Like most local fishermen in Kino, a sleepy Sonoran town about halfway down the eastern side of the Sea of Cortez, Ernesto Acuña Salazar had been working small boats off the coast since he was a teenager. A handsome, stocky twenty-four-year-old, Salazar specialized in hookah diving — a practice similar to scuba diving, except that divers breathe through a long tube leading to a compressor at the surface rather than carry a tank on their back.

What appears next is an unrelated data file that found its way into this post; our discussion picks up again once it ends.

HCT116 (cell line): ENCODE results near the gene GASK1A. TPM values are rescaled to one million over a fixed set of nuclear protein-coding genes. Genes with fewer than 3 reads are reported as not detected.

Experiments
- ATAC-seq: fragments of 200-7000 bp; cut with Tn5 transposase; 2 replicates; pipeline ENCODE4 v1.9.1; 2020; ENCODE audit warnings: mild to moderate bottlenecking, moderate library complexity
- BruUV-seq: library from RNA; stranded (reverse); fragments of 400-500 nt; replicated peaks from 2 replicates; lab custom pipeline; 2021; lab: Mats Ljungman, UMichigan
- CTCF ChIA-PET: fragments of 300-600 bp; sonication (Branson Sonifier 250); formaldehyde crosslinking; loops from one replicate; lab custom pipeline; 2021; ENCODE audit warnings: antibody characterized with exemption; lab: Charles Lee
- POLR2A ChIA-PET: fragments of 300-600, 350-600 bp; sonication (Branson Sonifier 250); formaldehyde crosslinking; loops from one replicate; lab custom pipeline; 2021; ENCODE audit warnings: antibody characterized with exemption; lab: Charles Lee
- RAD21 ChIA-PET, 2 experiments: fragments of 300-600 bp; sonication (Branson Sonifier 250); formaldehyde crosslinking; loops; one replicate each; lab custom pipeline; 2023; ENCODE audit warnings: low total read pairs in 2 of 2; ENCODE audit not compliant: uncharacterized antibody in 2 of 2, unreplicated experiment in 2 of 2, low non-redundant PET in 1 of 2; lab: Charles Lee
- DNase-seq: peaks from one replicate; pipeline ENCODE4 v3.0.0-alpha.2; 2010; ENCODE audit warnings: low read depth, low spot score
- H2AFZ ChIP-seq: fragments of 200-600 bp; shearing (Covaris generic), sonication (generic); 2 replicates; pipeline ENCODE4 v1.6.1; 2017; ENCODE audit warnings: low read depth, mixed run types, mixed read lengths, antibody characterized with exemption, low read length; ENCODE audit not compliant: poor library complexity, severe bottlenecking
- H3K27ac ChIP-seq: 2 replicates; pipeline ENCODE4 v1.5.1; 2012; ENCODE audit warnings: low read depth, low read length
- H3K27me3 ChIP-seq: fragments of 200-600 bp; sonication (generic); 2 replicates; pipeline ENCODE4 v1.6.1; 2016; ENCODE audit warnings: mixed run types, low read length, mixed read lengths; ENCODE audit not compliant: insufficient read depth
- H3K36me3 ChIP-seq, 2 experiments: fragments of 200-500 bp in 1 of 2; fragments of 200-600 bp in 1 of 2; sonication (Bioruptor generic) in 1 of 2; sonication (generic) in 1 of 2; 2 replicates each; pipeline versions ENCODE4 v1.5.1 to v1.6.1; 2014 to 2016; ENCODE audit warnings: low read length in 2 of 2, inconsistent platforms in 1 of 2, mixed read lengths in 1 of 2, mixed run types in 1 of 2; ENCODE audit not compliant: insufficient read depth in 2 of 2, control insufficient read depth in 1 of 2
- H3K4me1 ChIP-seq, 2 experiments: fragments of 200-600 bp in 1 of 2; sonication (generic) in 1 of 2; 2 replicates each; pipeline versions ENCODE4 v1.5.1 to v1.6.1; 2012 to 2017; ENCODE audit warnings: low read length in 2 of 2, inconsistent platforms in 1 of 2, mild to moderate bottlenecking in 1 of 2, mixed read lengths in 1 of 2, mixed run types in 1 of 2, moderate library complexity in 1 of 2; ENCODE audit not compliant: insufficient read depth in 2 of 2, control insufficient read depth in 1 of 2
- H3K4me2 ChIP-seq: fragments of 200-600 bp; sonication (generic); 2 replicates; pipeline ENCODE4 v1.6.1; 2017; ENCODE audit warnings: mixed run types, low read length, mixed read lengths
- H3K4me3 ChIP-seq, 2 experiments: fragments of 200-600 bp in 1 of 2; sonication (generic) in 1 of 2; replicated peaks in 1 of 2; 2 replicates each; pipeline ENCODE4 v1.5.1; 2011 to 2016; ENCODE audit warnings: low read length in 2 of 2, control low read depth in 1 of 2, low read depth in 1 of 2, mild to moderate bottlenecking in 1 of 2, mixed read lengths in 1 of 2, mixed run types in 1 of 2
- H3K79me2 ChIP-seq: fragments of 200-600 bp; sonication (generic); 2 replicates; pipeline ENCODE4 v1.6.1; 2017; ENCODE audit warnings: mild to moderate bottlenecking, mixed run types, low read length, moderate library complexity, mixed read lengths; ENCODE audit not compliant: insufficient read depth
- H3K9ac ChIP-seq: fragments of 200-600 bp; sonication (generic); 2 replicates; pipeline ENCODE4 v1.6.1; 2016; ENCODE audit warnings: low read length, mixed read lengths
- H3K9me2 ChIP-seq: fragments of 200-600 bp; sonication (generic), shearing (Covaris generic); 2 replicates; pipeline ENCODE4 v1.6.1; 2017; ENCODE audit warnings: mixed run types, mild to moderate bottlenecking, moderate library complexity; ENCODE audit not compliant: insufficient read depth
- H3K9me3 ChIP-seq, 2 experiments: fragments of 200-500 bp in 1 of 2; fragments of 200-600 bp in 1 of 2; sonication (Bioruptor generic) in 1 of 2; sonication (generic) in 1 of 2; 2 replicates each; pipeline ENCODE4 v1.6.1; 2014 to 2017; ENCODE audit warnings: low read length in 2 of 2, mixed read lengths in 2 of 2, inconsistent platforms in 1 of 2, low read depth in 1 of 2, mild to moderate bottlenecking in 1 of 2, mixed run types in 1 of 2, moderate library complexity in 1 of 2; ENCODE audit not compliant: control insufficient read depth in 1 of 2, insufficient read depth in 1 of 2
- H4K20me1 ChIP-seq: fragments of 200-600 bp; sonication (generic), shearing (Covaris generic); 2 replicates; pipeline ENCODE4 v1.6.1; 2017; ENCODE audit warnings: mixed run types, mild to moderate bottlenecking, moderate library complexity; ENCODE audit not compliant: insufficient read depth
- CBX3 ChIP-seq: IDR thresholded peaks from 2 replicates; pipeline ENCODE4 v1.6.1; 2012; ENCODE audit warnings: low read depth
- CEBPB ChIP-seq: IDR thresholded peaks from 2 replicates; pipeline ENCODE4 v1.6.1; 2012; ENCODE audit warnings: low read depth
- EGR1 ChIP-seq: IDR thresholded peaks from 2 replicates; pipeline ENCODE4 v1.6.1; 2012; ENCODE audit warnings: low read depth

One day almost four years ago, Salazar put on his gear and entered the water in search of callo de hacha, a long shallow-water mussel whose succulent meat tastes like scallop. In recent decades, most of the callo beds along the coast have vanished, plundered by hookah divers. But Salazar was aiming for a recently discovered, pristine bed at 130 feet — about ninety feet deeper than usual. Water this deep is treacherous, and dive tables recommend staying down no longer than twenty-five minutes. But fishermen like Salazar regularly spend an hour at that depth and then another hour or more slowly decompressing as they rise to the surface.
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